Severely flawed thriller about an airplane designer (Jodie Foster) who, after the sudden death of her husband, flies home to New York from Berlin with both his coffin and their 6-year-old daughter on the biggest jumbo jet you've ever seen. When Foster awakes from a nap in mid-air, she realizes the daughter has vanished - and yet nobody on the airplane even remembers having seen the girl.

Is there a conspiracy afoot, or is Foster going crazy? That's the question Flightplan's screenwriters Peter A. Dowling and Billy Ray hope you'll be asking yourself, but unfortunately they - and German film director Robert Schwentke, in his American debut - forget that what looks convincing on paper and maybe even during production can lose a lot of credibility when unspooled before an audience.

First of all, you know walking in that the movie won't just wind up saying, "Yep, Jodie's crazy, her daughter was never with her, the end" because then you'd have no movie. On the other hand, the buildup is so intriguing that the revelation of what is really going on is bound to disappoint.

So when we finally find out the truth, just in time for the third act, the "surprise twist" is woefully limp. Still, Schwentke, Foster & co. are game enough to keep the movie going, opting for a sort-of tense final chase around the airplane even though by then the audience has been taken out of the story by the sheer number of ill-explained plot contrivances.

Flightplan has one of those scripts where, in order for the bad guy's plot to succeed, a ton of random, impossible-to-predict variables have to fall exactly into place. Why is it, for instance, that none of the 425 passengers on board can remember seeing Foster board with her little girl? Because the film conveniently forgets the concept of the "departure lounge" where people would have seen them, that's why. Maybe if Foster was late to the airport, it could - but no. Then that would negate her getting on first (because she has a small child, naturally), as the movie has her do, so that none of the passengers would see the girl boarding with her. Except that if she hadn't been with a small child, the flight attendants wouldn't have pre-boarded her! Argh!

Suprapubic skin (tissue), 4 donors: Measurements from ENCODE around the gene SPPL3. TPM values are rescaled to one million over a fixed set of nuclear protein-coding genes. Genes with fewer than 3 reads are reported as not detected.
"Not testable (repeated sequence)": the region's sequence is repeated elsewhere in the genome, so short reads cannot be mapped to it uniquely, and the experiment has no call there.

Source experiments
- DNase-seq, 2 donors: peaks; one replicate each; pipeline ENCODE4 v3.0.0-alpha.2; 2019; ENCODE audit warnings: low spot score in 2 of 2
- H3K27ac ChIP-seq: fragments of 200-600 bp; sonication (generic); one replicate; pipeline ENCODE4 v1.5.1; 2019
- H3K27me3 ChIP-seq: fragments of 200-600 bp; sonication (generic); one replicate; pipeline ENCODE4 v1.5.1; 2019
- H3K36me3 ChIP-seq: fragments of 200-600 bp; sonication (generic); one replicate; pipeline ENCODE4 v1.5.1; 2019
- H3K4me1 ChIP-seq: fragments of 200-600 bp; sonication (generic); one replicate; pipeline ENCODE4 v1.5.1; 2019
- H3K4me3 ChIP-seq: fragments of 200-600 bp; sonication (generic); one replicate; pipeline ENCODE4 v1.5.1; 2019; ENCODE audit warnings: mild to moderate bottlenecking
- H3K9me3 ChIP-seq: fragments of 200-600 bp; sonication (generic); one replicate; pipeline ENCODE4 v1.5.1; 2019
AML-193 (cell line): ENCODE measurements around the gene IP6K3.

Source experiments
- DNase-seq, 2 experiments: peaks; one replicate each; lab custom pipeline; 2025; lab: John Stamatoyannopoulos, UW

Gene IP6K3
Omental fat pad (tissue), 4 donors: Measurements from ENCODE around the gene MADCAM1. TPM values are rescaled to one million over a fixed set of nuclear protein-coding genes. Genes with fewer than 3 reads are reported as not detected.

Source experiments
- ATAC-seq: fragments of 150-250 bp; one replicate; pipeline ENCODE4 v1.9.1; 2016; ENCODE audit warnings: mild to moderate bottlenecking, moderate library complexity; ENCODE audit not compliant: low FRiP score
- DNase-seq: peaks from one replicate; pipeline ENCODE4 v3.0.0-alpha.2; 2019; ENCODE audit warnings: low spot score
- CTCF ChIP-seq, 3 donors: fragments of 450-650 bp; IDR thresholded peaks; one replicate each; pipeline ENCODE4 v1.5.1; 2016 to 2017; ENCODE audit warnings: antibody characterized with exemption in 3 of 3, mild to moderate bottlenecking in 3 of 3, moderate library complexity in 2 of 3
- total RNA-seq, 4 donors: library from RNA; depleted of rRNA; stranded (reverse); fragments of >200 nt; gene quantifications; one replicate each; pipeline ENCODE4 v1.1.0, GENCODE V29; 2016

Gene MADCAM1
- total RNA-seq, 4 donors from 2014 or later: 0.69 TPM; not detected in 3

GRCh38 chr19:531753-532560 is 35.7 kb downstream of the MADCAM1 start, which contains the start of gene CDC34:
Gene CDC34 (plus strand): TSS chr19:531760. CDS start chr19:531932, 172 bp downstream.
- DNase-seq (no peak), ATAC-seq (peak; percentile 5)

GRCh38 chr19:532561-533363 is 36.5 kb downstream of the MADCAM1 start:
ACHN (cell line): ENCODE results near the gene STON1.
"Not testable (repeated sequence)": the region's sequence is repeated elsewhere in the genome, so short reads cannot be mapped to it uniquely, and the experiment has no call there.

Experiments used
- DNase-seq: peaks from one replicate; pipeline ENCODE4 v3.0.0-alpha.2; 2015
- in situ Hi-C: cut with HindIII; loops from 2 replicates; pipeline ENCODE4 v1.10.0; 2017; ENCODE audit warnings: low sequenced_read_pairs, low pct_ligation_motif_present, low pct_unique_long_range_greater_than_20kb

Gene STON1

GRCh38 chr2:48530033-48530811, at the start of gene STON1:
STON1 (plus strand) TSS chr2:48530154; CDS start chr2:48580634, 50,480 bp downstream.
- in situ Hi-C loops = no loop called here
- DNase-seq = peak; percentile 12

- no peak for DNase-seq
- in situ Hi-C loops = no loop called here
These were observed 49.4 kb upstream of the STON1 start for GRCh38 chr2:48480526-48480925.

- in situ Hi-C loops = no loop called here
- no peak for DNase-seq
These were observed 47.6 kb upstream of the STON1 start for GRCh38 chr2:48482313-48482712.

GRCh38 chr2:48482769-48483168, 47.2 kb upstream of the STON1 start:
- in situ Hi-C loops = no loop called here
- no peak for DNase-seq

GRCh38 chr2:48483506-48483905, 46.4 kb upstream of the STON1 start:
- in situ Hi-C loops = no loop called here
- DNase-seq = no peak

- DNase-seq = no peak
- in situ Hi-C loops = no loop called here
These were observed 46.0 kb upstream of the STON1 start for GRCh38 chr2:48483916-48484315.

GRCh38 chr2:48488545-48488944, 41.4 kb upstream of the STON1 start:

This is only one of about a dozen or so serious plot holes that mar the story and ultimately make for an unsatisfying film. And it's too bad, because the first hour is a really good puzzler. Maybe if the filmmakers had been daring enough to take their story into the Twilight Zone in order to solve the imponderable riddle of how a person could disappear on an airplane at 37,000 feet, Flightplan might have been interesting. As it is, it's barely even serviceable.